Price-wise, Carnival is still 5 percent to 10 percent off peak pricing for its various brands, however, according to Cahill.
In Europe, the company’s capacity was up 19 percent compared to the same quarter last year and pricing was up as well – “boding well for growth into 2005,” according to Frank.
For the nine-month period, Carnival reported net income of $1.56 billion, or $1.90 per share, on revenues of $7.5 billion, compared to net income of $989 million, or $1.42 per share, on revenues of $4.9 billion last year.
“We are well positioned (for Q4) from a booking standpoint,” said Frank. “We are extremely well booked with 98 percent (of the capacity) booked versus 91 percent a year ago ( despite a 13 percent increase in capacity). There is very little inventory left to sell for Q4.”
Pricing for both the North American and European brands are also ahead this year compared to last year.
Carnival executives also indicated they are comfortable with earnings’ estimates of $0.30 to $0.32 per share for Q4. Thus, year-end earnings per share could be in the range of $2.21 for 2004, compared to $1.66 for 2003, $1.73 for 2002, $1.58 for 2001, and $1.61 for 2000.
Carnival expects a capacity increase of 16.1 percent in Q1 of 2005, 6.9 percent in Q2, 5.7 percent in Q3 and 8.6 percent in Q4.
Commented Frank: “We are very pleased with our advance bookings.” He said that Carnival’s occupancy for Q1 2005 was 15 points ahead oflast year.
As for forward bookings, Frank added, “we are approaching pre- 9/11 levels. It is very encouraging.”
Carnival Chairman and CEO Micky Arison said that hurricanes tend to put a damper on bookings while they are front page news and sensationalized on television, but as soon as they are off the news, bookings pick up. He said he expects no negative long term impact from the hurricanes.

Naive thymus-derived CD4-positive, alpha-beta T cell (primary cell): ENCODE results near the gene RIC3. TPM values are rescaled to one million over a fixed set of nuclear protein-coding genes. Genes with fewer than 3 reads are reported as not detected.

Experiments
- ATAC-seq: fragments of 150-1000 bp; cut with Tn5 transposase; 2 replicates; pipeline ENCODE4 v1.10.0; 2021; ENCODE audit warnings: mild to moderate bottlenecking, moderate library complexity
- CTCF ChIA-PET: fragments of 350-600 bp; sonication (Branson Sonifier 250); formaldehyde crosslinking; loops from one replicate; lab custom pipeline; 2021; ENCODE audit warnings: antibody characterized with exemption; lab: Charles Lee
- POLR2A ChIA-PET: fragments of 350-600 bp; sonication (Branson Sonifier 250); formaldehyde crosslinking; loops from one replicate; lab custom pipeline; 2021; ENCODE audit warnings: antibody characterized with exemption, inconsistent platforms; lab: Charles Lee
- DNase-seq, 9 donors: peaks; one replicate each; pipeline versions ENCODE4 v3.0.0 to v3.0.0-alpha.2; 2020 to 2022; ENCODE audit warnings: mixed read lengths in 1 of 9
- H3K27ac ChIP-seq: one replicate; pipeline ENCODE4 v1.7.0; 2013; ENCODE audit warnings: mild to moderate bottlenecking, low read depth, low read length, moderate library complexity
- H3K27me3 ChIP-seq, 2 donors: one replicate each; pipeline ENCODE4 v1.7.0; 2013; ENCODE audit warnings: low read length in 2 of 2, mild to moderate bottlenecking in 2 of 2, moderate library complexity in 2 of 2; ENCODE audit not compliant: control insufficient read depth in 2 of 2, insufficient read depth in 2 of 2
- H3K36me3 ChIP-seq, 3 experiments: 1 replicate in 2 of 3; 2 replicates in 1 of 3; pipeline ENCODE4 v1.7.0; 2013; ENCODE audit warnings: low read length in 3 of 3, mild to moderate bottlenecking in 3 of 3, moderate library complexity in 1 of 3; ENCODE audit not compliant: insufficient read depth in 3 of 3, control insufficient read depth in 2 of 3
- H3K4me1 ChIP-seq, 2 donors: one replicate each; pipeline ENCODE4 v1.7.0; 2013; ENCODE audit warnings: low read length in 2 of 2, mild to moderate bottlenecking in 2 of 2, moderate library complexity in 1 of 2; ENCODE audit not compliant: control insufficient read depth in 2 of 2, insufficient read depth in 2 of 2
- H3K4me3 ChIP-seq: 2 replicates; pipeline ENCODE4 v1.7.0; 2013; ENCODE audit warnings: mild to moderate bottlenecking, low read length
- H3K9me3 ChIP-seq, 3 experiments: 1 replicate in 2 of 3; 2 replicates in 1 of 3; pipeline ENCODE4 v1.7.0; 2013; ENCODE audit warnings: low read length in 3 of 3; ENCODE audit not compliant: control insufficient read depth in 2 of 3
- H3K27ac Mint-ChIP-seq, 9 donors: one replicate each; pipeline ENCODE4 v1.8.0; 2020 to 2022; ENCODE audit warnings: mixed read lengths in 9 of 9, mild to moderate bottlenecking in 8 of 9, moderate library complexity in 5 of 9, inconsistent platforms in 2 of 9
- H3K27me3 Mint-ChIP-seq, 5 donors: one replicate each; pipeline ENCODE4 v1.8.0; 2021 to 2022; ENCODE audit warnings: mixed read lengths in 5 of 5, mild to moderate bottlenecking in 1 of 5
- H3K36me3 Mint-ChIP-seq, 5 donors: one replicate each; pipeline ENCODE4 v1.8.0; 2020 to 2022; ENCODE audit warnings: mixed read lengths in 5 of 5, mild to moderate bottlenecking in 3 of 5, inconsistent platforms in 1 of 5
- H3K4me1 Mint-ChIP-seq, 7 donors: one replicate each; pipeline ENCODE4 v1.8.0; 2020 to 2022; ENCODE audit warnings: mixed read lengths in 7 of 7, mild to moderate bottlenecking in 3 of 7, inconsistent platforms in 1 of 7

Meanwhile, Carnival has announced that Hurricane Jeanne will reduce Q4 net income by 2 cents a share. The reduction is in addition to the 3 to 4 cents lost because of the other recent hurricanes. Combined, the reductions translate into more than $48 million.
The integration with P&O Princess Cruises produced the biggest savings in 2003 and not as much a year later, Cahill said, adding, “we continue to work internally on profit improvements. The Cunard (Line) integration (with Princess) is one example.”
Onboard spending has been on the increase, but Cahill cautioned that the same rate of growth should not be expected in the future. But he does expect onboard spending to grow at a rate of about 3 percent per year. Frank also noted new ships were designed to generate more onboard spending.
Frank added that the newly created corporate function Shared Services, headed up by Pam Conover as senior vice president, is just getting started in 2004 and will examine various areas of the business, looking for opportunities that may be implemented starting in 2005.
As for the significant free cash flow that Carnival is expected to generate in 2005 and beyond, Frank said that the company is examining alternatives, such as paying out larger dividends, paying down debt, and buying back shares. “We will review the options in the next several months,” he said.